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Rethinking Talent Retention and Partner Performance for Law Firms

In today’s competitive environment, law firms are in a difficult predicament when it comes to retaining top talent and managing underperforming partners. To tackle these issues, firms must foster a culture that rewards their talent and incentivizes staff to want to become a partner at their firm. This culture must also include a collaborative approach that works with their professionals to set clear standards and address performance issues.

Retaining top talent

Competition to retain rising stars within the legal industry has increased in recent years. The road to becoming a partner in a law firm is becoming longer. According to Leopard Solutions, a legal industry consultancy firm, associates over the past few years now take an average of nine years to become partners at their firm. Leopard Solutions tracked both equity and nonequity partnership promotions at approximately 1,000 U.S. law firms to collect this data. As competition grows to attract and keep young professionals, firms should look to shorten this timeline to incentivize younger talent to remain with the firm.

A recent trend, not new but increasing in popularity, being utilized to retain and attract talent is a hybrid partnership status. A hybrid partnership is where a partner’s income is split between some form of equity and a fixed salary. The American Lawyer stated that, “The goals behind the creation of a hybrid partner category are to ease the transition into equity partnerships, allowing partners to grow the share of their income from equity, and to maximize the metric of profits per equity partner…” This trend can be used to elevate younger partners earlier than firms have done in the past, giving them a form of equity earlier on in their careers and motivating them to stay with the firm.

The move to elevate/hire new partners early so they have skin in the game sooner than later is not only an attractive approach for the younger generation of partners but for the firm as well. Being able to retain top talent alleviates succession planning issues that will inevitably come in time. Creating a pipeline of young talent, as well as updating partnership and compensation agreements, are vital parts of planning for succession and the survival of the firm.

Possible causes of underperforming partners

Sharon Meit Abrahams, president of Legal Talent Advisors, LLC, identified three main culprits for possible underperformance in ALA’s Legal Management and noted that, “People are unique. There is no one-size-fits-all approach.” The three main causes are situational, practice, and age-related issues.

Situational issues consist of a change to a partner’s standard operating procedure. These issues occur when a partner does not have a plan in place to address the identified issues and can lead to them falling behind.

Practice issues present themselves when a partner realizes they are not practicing in the area they wanted, are unhappy with where they stand in their firm, or no longer feel they are a vital part of the team. Abrahams mentions these partners may face issues such as, “failure to reinvent skills, failure to progress, burnout, and complacency.”

Age related issues are trickier to navigate as you must tread lightly so as not to make discriminatory comments or actions. These are not easy conversations to have but these issues tend to come about due to stretched out retirements, during client relationship transitions, and when partners preserve their ego.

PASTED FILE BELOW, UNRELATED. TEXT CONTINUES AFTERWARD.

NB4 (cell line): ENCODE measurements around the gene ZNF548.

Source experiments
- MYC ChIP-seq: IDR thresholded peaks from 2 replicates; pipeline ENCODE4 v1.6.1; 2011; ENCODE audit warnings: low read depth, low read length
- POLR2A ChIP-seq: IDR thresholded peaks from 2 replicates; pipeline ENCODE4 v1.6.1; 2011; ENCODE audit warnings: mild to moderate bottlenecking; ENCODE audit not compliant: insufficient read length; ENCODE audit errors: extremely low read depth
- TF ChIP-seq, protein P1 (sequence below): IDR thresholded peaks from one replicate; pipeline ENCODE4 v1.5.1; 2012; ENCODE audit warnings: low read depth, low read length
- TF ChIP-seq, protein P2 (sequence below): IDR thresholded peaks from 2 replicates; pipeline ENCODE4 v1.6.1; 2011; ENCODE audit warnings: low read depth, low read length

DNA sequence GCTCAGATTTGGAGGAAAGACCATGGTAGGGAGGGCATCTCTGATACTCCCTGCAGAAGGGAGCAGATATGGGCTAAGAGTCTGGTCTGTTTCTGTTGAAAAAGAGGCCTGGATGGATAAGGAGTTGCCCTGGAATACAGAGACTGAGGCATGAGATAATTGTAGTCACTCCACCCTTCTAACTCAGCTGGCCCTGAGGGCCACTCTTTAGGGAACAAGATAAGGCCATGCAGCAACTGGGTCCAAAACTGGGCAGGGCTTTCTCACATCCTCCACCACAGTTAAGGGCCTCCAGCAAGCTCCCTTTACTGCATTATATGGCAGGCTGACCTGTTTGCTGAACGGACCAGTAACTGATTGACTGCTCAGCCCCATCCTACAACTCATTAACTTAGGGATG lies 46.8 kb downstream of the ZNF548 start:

One way to address these three issues is through proper coaching. Abrahams states, “Without the firm’s support, training and guidance, partners who are suffering from any of the above might not know how to proceed,” firms should, “gather information from the offending attorney’s colleagues, direct reports and, if appropriate, clients. Prepare financial data and a list of resources for the firm leader to refer to if necessary.” The underperforming partner should be approached by leadership with this information to make them aware of these issues and start working on solutions and goals to get them back on track. If coaching does not work, then a tougher approach needs to be taken.

Set standards for all partners

A multi-tiered structure includes equity partners and non-equity partners. According to The American Lawyer, only 25 of the AM Law 200 firms retain a single-tier partnership. In order to be named an equity partner, and to remain as such, a partner must meet clear, written criteria that addresses issues such as billable hours, mentorship, and new business development. These criteria should be delineated in a written statement of firm-wide core values that the partners agree to promote and embody, which is the first step in addressing the issue of underperforming partners.

In the competitive legal landscape, firms should look to embrace decreasing the time they take to promote internal talent to partner as well as looking into innovative models, such as hybrid partnerships, which have proven effective in retaining top talent and fortifying succession planning. Addressing underperforming partners is also crucial for the firm’s continued success.

Situational, practice, and age-related issues are key culprits of underperformance, emphasizing the need for tailored solutions. Establishing clear criteria for partners to retain equity, rooted in firm-wide core values, is essential. Although the prospect of partner relegation is challenging, it may be necessary in some cases. Law firms must proactively navigate internal challenges to ensure long-term growth and prosperity.

If you would like to learn more about how your law firm can attract and retain top talent and encourage high performance from its partners, please contact Citrin Cooperman’s Law Firms Industry Practice or Chris Imperiale.

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